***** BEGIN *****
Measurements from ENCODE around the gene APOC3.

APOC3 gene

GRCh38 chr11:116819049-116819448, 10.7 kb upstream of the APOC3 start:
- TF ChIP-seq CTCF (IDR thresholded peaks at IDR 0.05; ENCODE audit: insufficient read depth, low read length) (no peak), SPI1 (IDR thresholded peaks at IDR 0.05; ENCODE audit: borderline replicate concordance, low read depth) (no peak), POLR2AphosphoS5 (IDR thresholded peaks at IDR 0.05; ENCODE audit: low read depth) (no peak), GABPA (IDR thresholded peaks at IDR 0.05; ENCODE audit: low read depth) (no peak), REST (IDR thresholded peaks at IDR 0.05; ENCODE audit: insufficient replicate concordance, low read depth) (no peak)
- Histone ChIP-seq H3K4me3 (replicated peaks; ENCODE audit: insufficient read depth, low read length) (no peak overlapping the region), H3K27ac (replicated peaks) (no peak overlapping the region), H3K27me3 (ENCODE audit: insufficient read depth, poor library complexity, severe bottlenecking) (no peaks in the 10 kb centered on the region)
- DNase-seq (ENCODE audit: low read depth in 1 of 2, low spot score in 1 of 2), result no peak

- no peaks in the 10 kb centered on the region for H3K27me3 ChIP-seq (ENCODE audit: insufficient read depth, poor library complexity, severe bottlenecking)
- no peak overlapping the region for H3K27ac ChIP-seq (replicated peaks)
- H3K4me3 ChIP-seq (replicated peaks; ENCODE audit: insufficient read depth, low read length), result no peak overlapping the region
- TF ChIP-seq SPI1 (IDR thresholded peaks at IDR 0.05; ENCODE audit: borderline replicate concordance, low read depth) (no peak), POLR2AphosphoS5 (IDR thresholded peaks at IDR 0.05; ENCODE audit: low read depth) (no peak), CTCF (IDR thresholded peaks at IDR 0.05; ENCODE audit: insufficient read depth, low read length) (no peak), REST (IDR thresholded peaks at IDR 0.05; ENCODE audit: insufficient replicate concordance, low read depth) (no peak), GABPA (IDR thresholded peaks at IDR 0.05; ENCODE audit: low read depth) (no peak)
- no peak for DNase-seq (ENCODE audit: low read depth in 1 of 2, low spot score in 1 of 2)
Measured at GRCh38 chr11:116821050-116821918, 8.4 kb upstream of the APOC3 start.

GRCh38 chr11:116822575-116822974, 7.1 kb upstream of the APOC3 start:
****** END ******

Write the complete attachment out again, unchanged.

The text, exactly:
Measurements from ENCODE around the gene APOC3.

APOC3 gene

GRCh38 chr11:116819049-116819448, 10.7 kb upstream of the APOC3 start:
- TF ChIP-seq CTCF (IDR thresholded peaks at IDR 0.05; ENCODE audit: insufficient read depth, low read length) (no peak), SPI1 (IDR thresholded peaks at IDR 0.05; ENCODE audit: borderline replicate concordance, low read depth) (no peak), POLR2AphosphoS5 (IDR thresholded peaks at IDR 0.05; ENCODE audit: low read depth) (no peak), GABPA (IDR thresholded peaks at IDR 0.05; ENCODE audit: low read depth) (no peak), REST (IDR thresholded peaks at IDR 0.05; ENCODE audit: insufficient replicate concordance, low read depth) (no peak)
- Histone ChIP-seq H3K4me3 (replicated peaks; ENCODE audit: insufficient read depth, low read length) (no peak overlapping the region), H3K27ac (replicated peaks) (no peak overlapping the region), H3K27me3 (ENCODE audit: insufficient read depth, poor library complexity, severe bottlenecking) (no peaks in the 10 kb centered on the region)
- DNase-seq (ENCODE audit: low read depth in 1 of 2, low spot score in 1 of 2), result no peak

- no peaks in the 10 kb centered on the region for H3K27me3 ChIP-seq (ENCODE audit: insufficient read depth, poor library complexity, severe bottlenecking)
- no peak overlapping the region for H3K27ac ChIP-seq (replicated peaks)
- H3K4me3 ChIP-seq (replicated peaks; ENCODE audit: insufficient read depth, low read length), result no peak overlapping the region
- TF ChIP-seq SPI1 (IDR thresholded peaks at IDR 0.05; ENCODE audit: borderline replicate concordance, low read depth) (no peak), POLR2AphosphoS5 (IDR thresholded peaks at IDR 0.05; ENCODE audit: low read depth) (no peak), CTCF (IDR thresholded peaks at IDR 0.05; ENCODE audit: insufficient read depth, low read length) (no peak), REST (IDR thresholded peaks at IDR 0.05; ENCODE audit: insufficient replicate concordance, low read depth) (no peak), GABPA (IDR thresholded peaks at IDR 0.05; ENCODE audit: low read depth) (no peak)
- no peak for DNase-seq (ENCODE audit: low read depth in 1 of 2, low spot score in 1 of 2)
Measured at GRCh38 chr11:116821050-116821918, 8.4 kb upstream of the APOC3 start.

GRCh38 chr11:116822575-116822974, 7.1 kb upstream of the APOC3 start: